When I launched this series, I never really anticipated just how much it was needed. Because what quickly became apparent is that no matter what someone’s circumstances, every single person has a valid experience, a unique story to be told. When Tara first shared her story with me via DM on Instagram a couple of months ago it made my heart ache. It’s SUCH an important topic, one that is talked about so infrequently you almost wouldn’t know it existed. As always, I’m so grateful for everyone’s commitment because it is such a personal subject to open up about. Please do read, leave a comment and share as much as you can, I’m really willing this to grow and grow so that we can help as many people as possible who may be going through something similar.
I’ve also started to build a resource list, for those of you who are either childfree by circumstance or childfree by choice. A combination of blogs, communities, individuals who are doing wonderful things in this space. Please do let me know if there are resources you use I can add.
We Are : Tara, late 20s, Joe, 30s and our little boy Henry
Home Is: Northwest
We Do: I run a business from home and Joe is a firefighter
“Women’s mental health, especially after giving birth, is spoken about so much. But men’s, not so much“
I’ve always wanted a big family and that’s never been a secret. My arms, heart and home overflowing. But that changed when Henry was born… the family we’d both looked forward to was never quite going to be what we’d imagined.
Hi, I’m Tara, a 28 year old first time Mummy to my beautiful 3 year old Henry. Henry is, and will remain an only child, and as I type this I can already feel my eyes filling up – most days I think I’m OK with all this, but then things happen, or something is said and I just go straight to that place of upset and heartbreak. This really is a story of love and an undeniably strong relationship – but it’s massively a story of compromise too.
Me and my husband Joe have been together ten and a half years, and married just over one. We met twelve years ago and it was quite literally love at first sight – but kind of a Romeo and Juliet saga as he was actually my Dad’s mate and I was only 16! That’s a story for another time though! Our bond was strong, we just clicked. We’d talk on the phone for hours every night, he’d drive me to and from work or my bus stop for college, he’d have me home for 10pm if we were ever on a date, it was a total dream. But he said back then that he never wanted kids or to get married. I remember everyone always saying [including his Dad and brother] ‘he’ll change his mind, you’re his one.’ And low and behold – he did!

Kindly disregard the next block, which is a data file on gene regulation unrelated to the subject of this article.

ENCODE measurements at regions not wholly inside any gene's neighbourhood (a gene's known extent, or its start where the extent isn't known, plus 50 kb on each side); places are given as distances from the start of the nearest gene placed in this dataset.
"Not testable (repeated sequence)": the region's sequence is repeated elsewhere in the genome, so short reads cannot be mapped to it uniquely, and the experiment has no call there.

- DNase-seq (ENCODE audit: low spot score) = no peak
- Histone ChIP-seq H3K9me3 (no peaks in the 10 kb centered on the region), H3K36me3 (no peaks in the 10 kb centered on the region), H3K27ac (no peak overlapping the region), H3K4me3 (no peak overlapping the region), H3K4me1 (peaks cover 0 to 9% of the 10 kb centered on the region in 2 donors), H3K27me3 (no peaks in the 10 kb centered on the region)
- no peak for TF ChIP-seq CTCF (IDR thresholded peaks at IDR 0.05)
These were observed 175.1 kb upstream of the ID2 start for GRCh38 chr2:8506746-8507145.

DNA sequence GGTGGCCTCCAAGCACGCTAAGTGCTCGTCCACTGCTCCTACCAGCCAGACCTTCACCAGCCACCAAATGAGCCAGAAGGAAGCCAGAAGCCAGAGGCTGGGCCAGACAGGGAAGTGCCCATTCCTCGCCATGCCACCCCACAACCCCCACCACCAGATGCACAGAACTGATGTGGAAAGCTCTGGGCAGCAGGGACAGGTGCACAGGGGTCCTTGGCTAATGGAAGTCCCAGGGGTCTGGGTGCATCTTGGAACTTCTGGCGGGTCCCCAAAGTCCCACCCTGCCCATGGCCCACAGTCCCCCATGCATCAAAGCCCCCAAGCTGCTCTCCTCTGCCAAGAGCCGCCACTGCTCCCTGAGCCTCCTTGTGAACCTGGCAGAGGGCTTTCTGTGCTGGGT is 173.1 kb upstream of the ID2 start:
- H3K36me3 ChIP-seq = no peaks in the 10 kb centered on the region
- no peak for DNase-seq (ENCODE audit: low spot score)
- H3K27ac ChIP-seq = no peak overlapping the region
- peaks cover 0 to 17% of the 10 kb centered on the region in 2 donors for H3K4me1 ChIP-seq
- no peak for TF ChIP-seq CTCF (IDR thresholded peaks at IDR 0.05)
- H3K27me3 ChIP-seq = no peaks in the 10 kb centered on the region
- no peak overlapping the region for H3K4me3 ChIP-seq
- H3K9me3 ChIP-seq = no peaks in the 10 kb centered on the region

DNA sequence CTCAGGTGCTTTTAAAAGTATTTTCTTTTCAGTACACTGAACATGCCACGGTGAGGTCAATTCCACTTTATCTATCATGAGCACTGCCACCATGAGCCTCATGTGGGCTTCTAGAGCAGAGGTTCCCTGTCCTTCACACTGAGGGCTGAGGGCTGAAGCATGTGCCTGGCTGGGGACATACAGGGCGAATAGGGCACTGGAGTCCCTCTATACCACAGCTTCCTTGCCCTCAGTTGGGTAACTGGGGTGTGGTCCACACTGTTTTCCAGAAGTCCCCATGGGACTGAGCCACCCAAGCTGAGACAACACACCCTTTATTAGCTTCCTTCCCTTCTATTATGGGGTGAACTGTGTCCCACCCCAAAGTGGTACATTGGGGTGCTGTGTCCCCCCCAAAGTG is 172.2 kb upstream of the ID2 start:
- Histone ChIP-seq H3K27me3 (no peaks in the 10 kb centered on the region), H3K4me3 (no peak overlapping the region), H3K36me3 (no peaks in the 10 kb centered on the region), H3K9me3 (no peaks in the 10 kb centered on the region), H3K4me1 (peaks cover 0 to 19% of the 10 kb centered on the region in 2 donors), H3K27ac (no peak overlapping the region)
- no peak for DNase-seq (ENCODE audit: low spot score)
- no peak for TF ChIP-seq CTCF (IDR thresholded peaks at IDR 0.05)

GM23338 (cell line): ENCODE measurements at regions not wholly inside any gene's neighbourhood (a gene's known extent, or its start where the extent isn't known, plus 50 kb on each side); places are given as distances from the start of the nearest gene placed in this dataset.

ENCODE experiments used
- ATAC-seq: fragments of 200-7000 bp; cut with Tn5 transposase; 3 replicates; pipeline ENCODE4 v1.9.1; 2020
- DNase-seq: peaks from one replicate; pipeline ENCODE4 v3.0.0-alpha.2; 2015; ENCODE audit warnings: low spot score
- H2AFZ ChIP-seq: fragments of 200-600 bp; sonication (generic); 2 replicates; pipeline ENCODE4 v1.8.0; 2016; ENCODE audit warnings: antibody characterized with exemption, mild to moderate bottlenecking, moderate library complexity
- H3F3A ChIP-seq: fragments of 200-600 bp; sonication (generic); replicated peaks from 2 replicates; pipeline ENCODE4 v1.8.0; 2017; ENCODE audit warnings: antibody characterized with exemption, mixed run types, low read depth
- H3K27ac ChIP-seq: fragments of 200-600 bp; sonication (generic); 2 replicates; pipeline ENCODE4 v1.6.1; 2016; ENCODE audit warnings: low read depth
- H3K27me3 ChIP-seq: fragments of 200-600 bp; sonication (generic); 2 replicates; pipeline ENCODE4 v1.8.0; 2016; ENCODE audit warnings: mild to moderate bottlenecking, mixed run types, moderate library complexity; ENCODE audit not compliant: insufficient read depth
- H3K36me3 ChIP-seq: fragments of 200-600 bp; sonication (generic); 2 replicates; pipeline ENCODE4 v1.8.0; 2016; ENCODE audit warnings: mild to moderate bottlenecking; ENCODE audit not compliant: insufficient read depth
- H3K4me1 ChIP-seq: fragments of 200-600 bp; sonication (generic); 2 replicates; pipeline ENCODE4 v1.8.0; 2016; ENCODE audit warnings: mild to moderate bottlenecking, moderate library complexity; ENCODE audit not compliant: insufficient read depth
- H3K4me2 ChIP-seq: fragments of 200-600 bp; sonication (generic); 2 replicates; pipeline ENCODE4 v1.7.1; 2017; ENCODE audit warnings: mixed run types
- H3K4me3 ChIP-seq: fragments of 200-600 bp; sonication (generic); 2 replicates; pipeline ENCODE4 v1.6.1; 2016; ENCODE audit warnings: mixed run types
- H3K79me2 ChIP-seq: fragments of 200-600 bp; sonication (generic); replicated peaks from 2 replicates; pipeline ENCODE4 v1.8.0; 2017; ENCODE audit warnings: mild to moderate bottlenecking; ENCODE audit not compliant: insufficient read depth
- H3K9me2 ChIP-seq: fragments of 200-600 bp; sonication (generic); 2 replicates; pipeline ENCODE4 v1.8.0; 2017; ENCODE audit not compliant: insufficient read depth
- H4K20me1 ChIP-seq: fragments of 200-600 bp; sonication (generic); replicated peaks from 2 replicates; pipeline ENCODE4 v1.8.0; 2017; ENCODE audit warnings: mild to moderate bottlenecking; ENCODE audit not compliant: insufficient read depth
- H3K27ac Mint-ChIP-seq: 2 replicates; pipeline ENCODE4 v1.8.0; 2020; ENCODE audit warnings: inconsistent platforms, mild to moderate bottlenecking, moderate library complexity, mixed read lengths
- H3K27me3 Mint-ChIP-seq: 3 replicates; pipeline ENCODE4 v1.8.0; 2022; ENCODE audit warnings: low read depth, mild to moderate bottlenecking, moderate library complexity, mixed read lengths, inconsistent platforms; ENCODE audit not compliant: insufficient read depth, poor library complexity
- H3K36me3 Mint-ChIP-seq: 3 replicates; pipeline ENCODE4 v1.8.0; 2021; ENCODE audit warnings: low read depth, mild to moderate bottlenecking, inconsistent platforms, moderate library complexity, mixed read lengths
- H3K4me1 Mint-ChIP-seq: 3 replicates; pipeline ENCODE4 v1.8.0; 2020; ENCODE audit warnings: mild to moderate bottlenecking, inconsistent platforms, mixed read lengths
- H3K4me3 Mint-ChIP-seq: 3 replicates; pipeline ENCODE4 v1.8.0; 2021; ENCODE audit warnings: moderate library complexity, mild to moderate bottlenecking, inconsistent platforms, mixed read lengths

Fast forward quite some years and we began to try for a baby – without going into too much detail, I’ve always had problems with my periods and I remember vividly as a teenager waking from nightmares in tears, worrying that I’d never be able to have children. It’s honestly been my biggest fear all my life! So when me and Joe started trying for Henry, although I tried to stay calm and collected, each time I went to the toilet and saw a spot of blood, and my old pal flow was back, it was like a knife to the heart!
In terms of trying for a baby, it didn’t take long in the grand scheme of things, it took six months. I know some couples try for years and my heart aches for them, because I know how I felt every 4th week of every single one of those six months. Then it happened – I always had a stash of pregnancy tests ‘just incase’ – and I was two days late… Positive… we were pregnant, I ran into the bedroom crying my eyes out to tell Joe, he held me and then left the room – returning with a ring he’d made from kitchen tinfoil and asked me to marry him!
Best day ever. And they had the baby and lived happily ever after – the end!
Or at least that’s how I’d imagined it. But in reality the story is much longer, with many more layers. I was so lucky to enjoy pregnancy and be healthy and well, my baby was growing fast and hypnobirthing classes kept me a calm mummy-to-be. The day I went into labour I sent Joe off to the Fire Station for a charity car wash, then to his Dads to watch the rugby and then by 2pm I was calling him saying ‘I’m ready, he’s coming.’ We got to the birthing suite and he was delivered 45 minutes later in the birthing pool – I’d do it again a hundred times over. If he’d let me.
Whilst we were in the pool Joe had to get out and go to the toilet – I later learnt this was for a ‘nervous poo’ and this was the start of it… his Paternal Post Natal Depression. I’m aware that some people reading this may be unable to conceive, or have experienced loss, or maybe they have chosen not to have children for whatever reason – and you’re reading a woman words, where she had a healthy pregnancy and a healthy baby at the end. And although it was the happiest day of my life – it was also the beginning of the darkest times too.
Women’s mental health, especially after giving birth, is spoken about so much. But men’s, not so much.
We were lucky that Henry came a week early, and Joe’s time off from the Fire Service was timed perfectly so we were able to enjoy 3 weeks straight at home – together – the three of us. But that first day he went back to work it was like a switch, something changed and this warm, affectionate and selfless man I’d loved for so many years, was now a ghost of his former self.
He wasn’t home, or there for us as much any more. He was working, and then when he was home he was in another room, or holding our baby at arms length with a vacant expression on his face. He would pick at the mess, or jobs not done, but not in the way all new parents would. It felt like he resented me for bringing this baby into our life, like he craved all the attention I could no longer give him. He even eventually bought himself a zed-bed and slept in the lounge every day he was working ‘in case’ Henry woke him up.